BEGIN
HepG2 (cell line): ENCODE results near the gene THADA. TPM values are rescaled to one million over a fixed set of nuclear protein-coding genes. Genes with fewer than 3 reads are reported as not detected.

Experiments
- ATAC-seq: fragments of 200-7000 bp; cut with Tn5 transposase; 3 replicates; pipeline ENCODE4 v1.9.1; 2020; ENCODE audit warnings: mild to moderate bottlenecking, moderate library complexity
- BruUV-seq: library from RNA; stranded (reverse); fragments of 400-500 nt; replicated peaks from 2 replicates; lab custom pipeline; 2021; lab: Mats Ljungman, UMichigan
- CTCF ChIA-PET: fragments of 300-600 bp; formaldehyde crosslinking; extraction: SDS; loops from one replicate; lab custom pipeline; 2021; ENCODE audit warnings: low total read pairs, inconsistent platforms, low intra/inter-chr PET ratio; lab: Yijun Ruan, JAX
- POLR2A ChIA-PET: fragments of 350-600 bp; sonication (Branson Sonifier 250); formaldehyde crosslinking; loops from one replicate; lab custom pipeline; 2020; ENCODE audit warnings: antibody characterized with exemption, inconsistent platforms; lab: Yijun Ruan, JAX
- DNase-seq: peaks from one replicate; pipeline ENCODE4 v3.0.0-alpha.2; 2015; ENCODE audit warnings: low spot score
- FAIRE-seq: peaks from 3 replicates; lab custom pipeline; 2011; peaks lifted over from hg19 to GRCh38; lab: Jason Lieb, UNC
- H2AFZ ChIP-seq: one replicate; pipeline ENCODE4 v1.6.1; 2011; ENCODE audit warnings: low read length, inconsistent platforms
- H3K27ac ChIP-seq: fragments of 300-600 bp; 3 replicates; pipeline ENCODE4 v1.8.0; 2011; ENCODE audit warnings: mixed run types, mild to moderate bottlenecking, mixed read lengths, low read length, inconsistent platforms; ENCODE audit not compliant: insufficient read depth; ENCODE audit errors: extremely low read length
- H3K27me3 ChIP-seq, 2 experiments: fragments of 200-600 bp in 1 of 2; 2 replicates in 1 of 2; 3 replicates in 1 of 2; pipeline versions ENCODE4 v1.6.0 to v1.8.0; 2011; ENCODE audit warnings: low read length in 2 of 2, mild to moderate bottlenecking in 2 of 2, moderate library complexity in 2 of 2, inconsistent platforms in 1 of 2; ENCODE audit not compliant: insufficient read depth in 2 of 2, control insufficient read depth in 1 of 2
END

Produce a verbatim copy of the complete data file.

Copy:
HepG2 (cell line): ENCODE results near the gene THADA. TPM values are rescaled to one million over a fixed set of nuclear protein-coding genes. Genes with fewer than 3 reads are reported as not detected.

Experiments
- ATAC-seq: fragments of 200-7000 bp; cut with Tn5 transposase; 3 replicates; pipeline ENCODE4 v1.9.1; 2020; ENCODE audit warnings: mild to moderate bottlenecking, moderate library complexity
- BruUV-seq: library from RNA; stranded (reverse); fragments of 400-500 nt; replicated peaks from 2 replicates; lab custom pipeline; 2021; lab: Mats Ljungman, UMichigan
- CTCF ChIA-PET: fragments of 300-600 bp; formaldehyde crosslinking; extraction: SDS; loops from one replicate; lab custom pipeline; 2021; ENCODE audit warnings: low total read pairs, inconsistent platforms, low intra/inter-chr PET ratio; lab: Yijun Ruan, JAX
- POLR2A ChIA-PET: fragments of 350-600 bp; sonication (Branson Sonifier 250); formaldehyde crosslinking; loops from one replicate; lab custom pipeline; 2020; ENCODE audit warnings: antibody characterized with exemption, inconsistent platforms; lab: Yijun Ruan, JAX
- DNase-seq: peaks from one replicate; pipeline ENCODE4 v3.0.0-alpha.2; 2015; ENCODE audit warnings: low spot score
- FAIRE-seq: peaks from 3 replicates; lab custom pipeline; 2011; peaks lifted over from hg19 to GRCh38; lab: Jason Lieb, UNC
- H2AFZ ChIP-seq: one replicate; pipeline ENCODE4 v1.6.1; 2011; ENCODE audit warnings: low read length, inconsistent platforms
- H3K27ac ChIP-seq: fragments of 300-600 bp; 3 replicates; pipeline ENCODE4 v1.8.0; 2011; ENCODE audit warnings: mixed run types, mild to moderate bottlenecking, mixed read lengths, low read length, inconsistent platforms; ENCODE audit not compliant: insufficient read depth; ENCODE audit errors: extremely low read length
- H3K27me3 ChIP-seq, 2 experiments: fragments of 200-600 bp in 1 of 2; 2 replicates in 1 of 2; 3 replicates in 1 of 2; pipeline versions ENCODE4 v1.6.0 to v1.8.0; 2011; ENCODE audit warnings: low read length in 2 of 2, mild to moderate bottlenecking in 2 of 2, moderate library complexity in 2 of 2, inconsistent platforms in 1 of 2; ENCODE audit not compliant: insufficient read depth in 2 of 2, control insufficient read depth in 1 of 2